Taking the best of the recent Guitar Hero 5
and mixing it with something fresh and new, DJ Hero
offers a much more addictive experience than its predecessor. Each setlist is comprised of three to five songs each, but it allows you to choose the order of each song. The songs play back to back with a few seconds rest in between and your final performance is graded after you complete all of the songs in the list. Now, the most amazing part of the whole experience is how you can't fail. Every single song plays out and finishes every time. You earn stars based on your performance and without the threat of failing, you can earn the stars much more easily. If a particular part of a tough song gives you problems, instead of repeating the song like in previous titles, you can do your best and make up for the lacking performance later in the song. This is the franchise's first step towards a more karaoke-like experience and I think it is a step in the right direction.
When you first start DJ Hero, you have to complete the Tutorial before you start a Career. Just like most other rhythm games, musical notes fall down a highway and you have to press the matching button in time with the music. What makes DJ Hero different is that as you time the button presses correctly, you must also scratch the turntable in certain sections to achieve the right effect. A mixing slider is just as important as the buttons because you will have to fade in between the two songs that are mashed together. As the notes fall, a line appears along the track. As the track moves to the right, you have to move the slider to the right and likewise if the track moves to the left. At first, it is a bit like patting your head and rubbing your stomach, but after a few easy songs, it quickly becomes a matter of muscle memory. Doing well earns multipliers like in Guitar Hero and specific sections of songs are used to fill a "Euphoria" meter which is just like "Star Power" in the other games.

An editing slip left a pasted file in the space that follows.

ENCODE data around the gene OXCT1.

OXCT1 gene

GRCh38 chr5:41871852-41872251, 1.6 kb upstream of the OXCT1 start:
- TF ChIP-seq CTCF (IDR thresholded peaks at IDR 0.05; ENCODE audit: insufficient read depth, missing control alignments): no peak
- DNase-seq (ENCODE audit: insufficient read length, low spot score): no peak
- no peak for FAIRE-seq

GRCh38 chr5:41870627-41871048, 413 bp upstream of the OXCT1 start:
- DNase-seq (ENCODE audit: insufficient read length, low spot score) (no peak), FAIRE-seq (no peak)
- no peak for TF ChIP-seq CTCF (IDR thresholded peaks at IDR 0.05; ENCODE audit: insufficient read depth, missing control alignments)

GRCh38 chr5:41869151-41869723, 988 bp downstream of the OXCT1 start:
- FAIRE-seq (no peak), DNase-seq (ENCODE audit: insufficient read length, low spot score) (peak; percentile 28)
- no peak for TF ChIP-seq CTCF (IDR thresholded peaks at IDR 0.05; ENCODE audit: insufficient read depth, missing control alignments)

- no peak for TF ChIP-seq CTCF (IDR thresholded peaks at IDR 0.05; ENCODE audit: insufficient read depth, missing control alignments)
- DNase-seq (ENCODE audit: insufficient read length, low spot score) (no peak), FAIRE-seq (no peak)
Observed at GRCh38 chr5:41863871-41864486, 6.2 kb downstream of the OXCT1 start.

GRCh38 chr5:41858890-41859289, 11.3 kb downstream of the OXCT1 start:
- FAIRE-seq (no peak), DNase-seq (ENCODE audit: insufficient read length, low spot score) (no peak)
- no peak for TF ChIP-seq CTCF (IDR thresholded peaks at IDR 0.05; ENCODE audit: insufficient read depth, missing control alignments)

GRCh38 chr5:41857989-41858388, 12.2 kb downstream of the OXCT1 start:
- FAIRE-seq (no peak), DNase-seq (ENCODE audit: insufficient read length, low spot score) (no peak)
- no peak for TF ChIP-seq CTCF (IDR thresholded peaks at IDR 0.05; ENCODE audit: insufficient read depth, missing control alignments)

After finishing the Tutorial, you are set loose on your path to DJ superstardom. The stars you earn from your performances are used to unlock more setlists, costumes, venues, and equipment. At first glance, it seems like too much effort to unlock most of the content, but stars can be earned on any difficulty. This means that there is always one persistent Career to perform in and how much enjoyment you get out of playing DJ Hero is only limited by your own personal goals.
DJ Hero has a broad variety of music to choose from that is sure to please any fan. DJ Hero makes good use of any old guitars that you may have lying around too because of a team-up mode that allows one person to play the guitar while the other spins on the turntable. Actually, the multiplayer in DJ Hero includes DJ and Guitar, DJ and DJ, and DJ vs. DJ. Again, like in Guitar Hero 5, there is a Quick Play Mode which jumps into a song while you pick your instrument and difficulty on the fly. For those that have a need to customize everything you own, DJ Hero also supports editing your own custom setlists and lets you choose them at anytime, provided you have unlocked the song already. With so much personality, versatility, and a bit of nostalgia for an aging art form, DJ Hero is one of the best music games I have played all year.